Ankle sprains are one of the most common injuries among physically active people accounting for an estimated 23,000 sprains — daily –that are attributed to athletic activity. (1) Basketball players suffer the highest incidence rate among sports (41.1%) followed by football (9.3%), soccer (7.9%), running (7.2%) and volleyball (4.0%). Unlike the knee and ACL injuries there is no predilection to females over males with ankle sprains occurring 50.3% and 49.7% respectively. (2) Nearly 30% of first time ankle sprains will cause chronic ankle instability (CAI) which has also been reported as a contributing factor to the early onset of osteoarthritis. (3) The effects of CAI are also seen beyond the local area of injury as altered pelvic stability. Although ankle sprains are typically treated in the physical therapy setting there are many things a personal trainer can do to help restore full function and also prevent future injuries.

A history of a previous ankle sprain is the most common predictor of this type of injury, with an incidence rate of 73%. This injury most often occurs when landing either on the ground or on another player’s foot. (4) Other causes include a sharp turn or twist, collision, fall or sudden stop. This results in functional deficits including range of motion, limited ankle dorsiflexion, impaired proprioception and balance control, and increased pelvic neuromuscular reaction time. (5,6)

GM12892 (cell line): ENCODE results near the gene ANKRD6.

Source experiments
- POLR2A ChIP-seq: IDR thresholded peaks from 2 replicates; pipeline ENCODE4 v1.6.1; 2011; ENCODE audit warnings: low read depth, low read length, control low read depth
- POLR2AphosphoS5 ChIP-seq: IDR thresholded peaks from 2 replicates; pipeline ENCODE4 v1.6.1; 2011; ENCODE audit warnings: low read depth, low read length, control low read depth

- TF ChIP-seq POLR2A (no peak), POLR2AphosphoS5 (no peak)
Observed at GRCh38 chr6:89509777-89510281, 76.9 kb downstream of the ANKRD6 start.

Ankle Sprain

Related Articles
Association between the occurrence of falls and the performance on the Incremental Shuttle Walk Test in elderly women.
Rev Bras Fisioter. 2012 Jul-Aug;16(4):275-80
Authors: Bardin MG, Dourado VZ
BACKGROUND: Because the incremental shuttle walk test (ISWT) requires agility in its performance, we hypothesized that the test may be associated with balance and risk of falls in the elderly. Objective: To evaluate and compare the association between the performance on the ISWT, the timed up and go (TUG) and the occurrence of falls in the elderly.
METHOD: Thirty-three elderly individuals (68±7 years) performed the TUG and the ISWT. Balance was assessed using the Berg Scale (BBS). Participants who fell at least twice in the last 12 months were placed in the "falls" group (FG) and all other participants comprised the control group (CG).
RESULTS: There were seventeen elderly women in the FG and 16 in the CG. Participants from the FG had a significant worse performance (p<0.05) on the TUG (8.01±0.22 vs. 6.22±0.21 s), BBS (51±3 vs. 55±1 points) and ISWT [313±79 (92±15%pred.) vs. 395±75 m (113±19%pred.)] than participants from the CG. The ISWT significantly correlated with the TUG (r=-0.75, p<0.001), BBS (r=0.50, p=0.002) and number of falls (r=0.36, p=0.031). After logistic regression, the TUG was determinant (p=0.03) and the ISWT showed a tendency to determine the occurrence of falls (p=0.05).
CONCLUSION: The ISWT was a valid measure to assess the risk of falls and balance and therefore, may be useful for the simultaneous assessment of cardiorespiratory fitness and balance in older women.

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